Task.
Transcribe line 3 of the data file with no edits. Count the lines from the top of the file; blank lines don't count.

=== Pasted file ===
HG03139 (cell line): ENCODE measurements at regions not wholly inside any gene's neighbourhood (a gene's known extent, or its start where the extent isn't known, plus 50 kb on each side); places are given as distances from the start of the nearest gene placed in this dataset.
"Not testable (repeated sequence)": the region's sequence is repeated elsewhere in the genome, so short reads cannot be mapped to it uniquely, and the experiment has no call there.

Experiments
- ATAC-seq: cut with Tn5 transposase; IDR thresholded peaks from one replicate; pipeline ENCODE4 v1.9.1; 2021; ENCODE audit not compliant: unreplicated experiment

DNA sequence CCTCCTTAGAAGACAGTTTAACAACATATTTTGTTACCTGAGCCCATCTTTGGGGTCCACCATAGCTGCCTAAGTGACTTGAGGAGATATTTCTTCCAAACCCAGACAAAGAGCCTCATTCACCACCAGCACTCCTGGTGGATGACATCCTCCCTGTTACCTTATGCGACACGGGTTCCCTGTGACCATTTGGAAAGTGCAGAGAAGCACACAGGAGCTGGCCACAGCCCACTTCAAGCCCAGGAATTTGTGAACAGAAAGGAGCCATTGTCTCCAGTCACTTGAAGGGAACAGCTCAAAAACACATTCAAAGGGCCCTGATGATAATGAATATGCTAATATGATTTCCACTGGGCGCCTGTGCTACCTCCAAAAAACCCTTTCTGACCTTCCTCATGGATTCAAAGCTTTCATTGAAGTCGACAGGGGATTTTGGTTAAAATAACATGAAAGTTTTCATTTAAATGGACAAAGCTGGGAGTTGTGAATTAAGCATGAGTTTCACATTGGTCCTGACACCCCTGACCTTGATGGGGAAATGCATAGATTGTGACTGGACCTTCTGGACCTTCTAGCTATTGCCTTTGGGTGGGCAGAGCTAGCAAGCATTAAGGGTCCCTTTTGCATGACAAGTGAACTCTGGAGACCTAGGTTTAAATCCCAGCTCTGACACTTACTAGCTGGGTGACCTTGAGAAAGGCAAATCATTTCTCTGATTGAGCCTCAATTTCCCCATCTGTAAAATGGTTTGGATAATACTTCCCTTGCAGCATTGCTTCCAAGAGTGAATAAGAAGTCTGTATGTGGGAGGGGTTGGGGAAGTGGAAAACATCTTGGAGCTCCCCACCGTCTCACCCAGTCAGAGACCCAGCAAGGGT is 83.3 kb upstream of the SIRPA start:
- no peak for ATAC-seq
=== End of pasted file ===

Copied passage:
Experiments